Following the initial selection of variables of interest bivariate analysis was carried out using Stata. The purpose of bivariate analysis was to establish whether there were significant relationships between the aforementioned variables and the group of children labelled with dyslexia. However, bivariate analysis does not take into account any other variable which may be influencing the relationship between the two variables examined, therefore, logistic regression was also conducted.

Logistic regression.

Logistic regression analysis allowed exploration of how the predictor variables related to the dependent variable, while taking the other variables in the model into account. As the dependent variable was binary and categorical (labelled as dyslexic/not labelled as dyslexic), binary logistic regression was used. In this study ‘stepwise backwards logistic regression’ was conducted. This procedure involved all possible variables being entered into the model initially and the insignificant variables being removed individually. The backwards method was chosen as forward approaches can result in a more significant variable suppressing the effects of less significant variables so that they do not appear to be significant.


Bivariate analysis

Table 2 shows the results of chi-square analysis exploring the relationships between being labelled with dyslexia at age 11 and the categorical socio-demographic variables. Table 3 shows the results of t-tests exploring the relationship between being the subgroup of children labelled with dyslexia and the continuous variables. These tables show that being male, attending a fee-paying school and being younger in the year group individually show a significant relationship with being labelled with dyslexia at age 11. During bivariate analysis, no relationship was found between those in the subgroup labelled with dyslexia and parents’ highest socio-economic class, parents highest education level, ethnicity or income. However, as discussed above, bivariate analysis does not take into account how different variables may be influencing the relationship between significant variables. Therefore, logistic regression was used to analyse the relationships between these variables.

Table 2. Bivariate analysis of dyslexia and categorical characteristics.

Table 3. Bivariate analysis of dyslexia, age in year group and income.

Logistic regression

Following investigation of the relationship between variables in bivariate analysis consideration was given to which variables should be included in the regression models. Although not every predictor variable showed a significant relationship with the children identified with dyslexia, an initial aim was to include all predictor variables in the initial models, with insignificant variables being removed individually. This is because a bivariate analysis result may be insignificant due to ‘noise’ from other variables that strongly predict being labelled with dyslexia.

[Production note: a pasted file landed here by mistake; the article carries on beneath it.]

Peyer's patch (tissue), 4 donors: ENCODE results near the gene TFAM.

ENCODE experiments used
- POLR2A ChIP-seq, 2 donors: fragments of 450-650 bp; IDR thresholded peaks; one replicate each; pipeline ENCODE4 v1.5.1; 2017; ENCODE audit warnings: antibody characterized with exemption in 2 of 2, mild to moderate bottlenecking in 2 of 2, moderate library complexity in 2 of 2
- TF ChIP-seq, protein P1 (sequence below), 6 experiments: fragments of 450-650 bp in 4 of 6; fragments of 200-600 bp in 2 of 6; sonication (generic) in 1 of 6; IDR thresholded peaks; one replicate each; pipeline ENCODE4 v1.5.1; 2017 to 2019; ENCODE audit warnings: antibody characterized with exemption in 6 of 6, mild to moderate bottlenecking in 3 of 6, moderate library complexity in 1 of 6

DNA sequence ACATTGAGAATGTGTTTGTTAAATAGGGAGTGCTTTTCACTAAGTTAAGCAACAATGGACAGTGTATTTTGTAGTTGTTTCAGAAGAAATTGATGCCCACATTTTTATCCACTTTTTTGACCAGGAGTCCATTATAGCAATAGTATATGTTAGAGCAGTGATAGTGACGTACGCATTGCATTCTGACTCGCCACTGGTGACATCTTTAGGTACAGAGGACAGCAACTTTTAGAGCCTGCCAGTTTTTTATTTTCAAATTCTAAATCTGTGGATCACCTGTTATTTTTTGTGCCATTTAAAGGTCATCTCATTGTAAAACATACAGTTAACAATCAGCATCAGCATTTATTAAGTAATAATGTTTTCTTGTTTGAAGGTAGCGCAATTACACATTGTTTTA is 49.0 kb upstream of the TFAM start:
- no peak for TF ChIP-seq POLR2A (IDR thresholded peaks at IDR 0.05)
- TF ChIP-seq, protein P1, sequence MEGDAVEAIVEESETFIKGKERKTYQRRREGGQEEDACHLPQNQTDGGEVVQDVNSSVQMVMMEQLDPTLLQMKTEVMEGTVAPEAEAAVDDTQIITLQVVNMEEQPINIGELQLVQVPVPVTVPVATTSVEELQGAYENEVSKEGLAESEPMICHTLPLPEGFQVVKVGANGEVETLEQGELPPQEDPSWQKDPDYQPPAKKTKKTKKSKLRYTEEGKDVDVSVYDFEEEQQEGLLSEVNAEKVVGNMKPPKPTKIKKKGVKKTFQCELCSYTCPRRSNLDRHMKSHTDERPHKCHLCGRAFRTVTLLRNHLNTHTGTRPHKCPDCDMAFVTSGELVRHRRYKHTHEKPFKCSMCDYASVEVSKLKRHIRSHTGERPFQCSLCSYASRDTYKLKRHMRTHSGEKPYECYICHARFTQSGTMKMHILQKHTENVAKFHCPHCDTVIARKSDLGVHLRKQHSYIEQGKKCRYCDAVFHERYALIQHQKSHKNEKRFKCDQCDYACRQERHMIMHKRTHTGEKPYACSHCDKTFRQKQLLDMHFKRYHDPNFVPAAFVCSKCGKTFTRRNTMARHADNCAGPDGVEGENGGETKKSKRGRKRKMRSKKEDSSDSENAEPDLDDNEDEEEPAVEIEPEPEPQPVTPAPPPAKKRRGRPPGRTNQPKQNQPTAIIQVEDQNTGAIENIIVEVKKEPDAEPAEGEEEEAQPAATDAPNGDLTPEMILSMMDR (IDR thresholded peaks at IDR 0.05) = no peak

However, school fees were not included as bivariate analysis consistently showed a highly significant relationship between school fees and the subgroup of children labelled with dyslexia (p<0.001 in every sweep); yet the numbers of cohort members in the school fees cells were very small (Table 2). Therefore, there was a much more clustered distribution in those who attended a fee-paying school than in those who did not. As the variable was so skewed, it may supress the effects of other variables in the model; for this reason, the school fees variable was not entered into the models. However, it is important to remember its importance in its relationship with the dyslexia label.

Thus, variables that were entered into the logistic regression models were verbal and non-verbal ability (word reading and pattern construction respectively), country, gender, age in year group, parents’ highest SEC, parents’ highest NVQ, income and ethnicity.

Backwards stepwise logistic regression revealed parents’ highest NVQ was the least significant predictor being identified as dyslexic followed by ethnicity, therefore these were removed using a stepwise method, and the model run again. This revealed that significant predictors of being identified as dyslexic were: being male, age in year group (as age in year group decreases the likelihood of being identified as dyslexic increases), having parents in the highest socio-economic class (managerial and professional), and income (as income increases the likelihood of being identified as dyslexic also increases). While country was not a significant predictor of being identified as dyslexic, it was left in in order to control for any effect of country. Table 4 shows the final regression statistics.

Table 4. Logistic regression predicting the dyslexia label at age 11.


The present study aimed to answer, ‘what socio-demographic factors influence the probability of dyslexia being identified by a child’s teacher at the age of 11?’. Regression analysis showed that age in year group, income, socio-economic class and gender were significant predictors of being labelled with dyslexia. We will now discuss the implications of this, before drawing concluding remarks about the dyslexia label.


A significant individual predictor of being labelled with dyslexia was being male. Previous research suggests that due to biological and cognitive factors alone, the ratio of males to females should be 1.15:1 [29]. Results from this study suggest that, when holding the other variables in the model constant, the ratio of males to female is approximately 2:1. Therefore, there appears to be an overrepresentation of males, which cannot be explained by the biological factors suggested by Arnett et al. (2017) alone [28]. This suggests that there may be some social determinants that are also involved in why males are more likely to be labelled as dyslexic compared to females.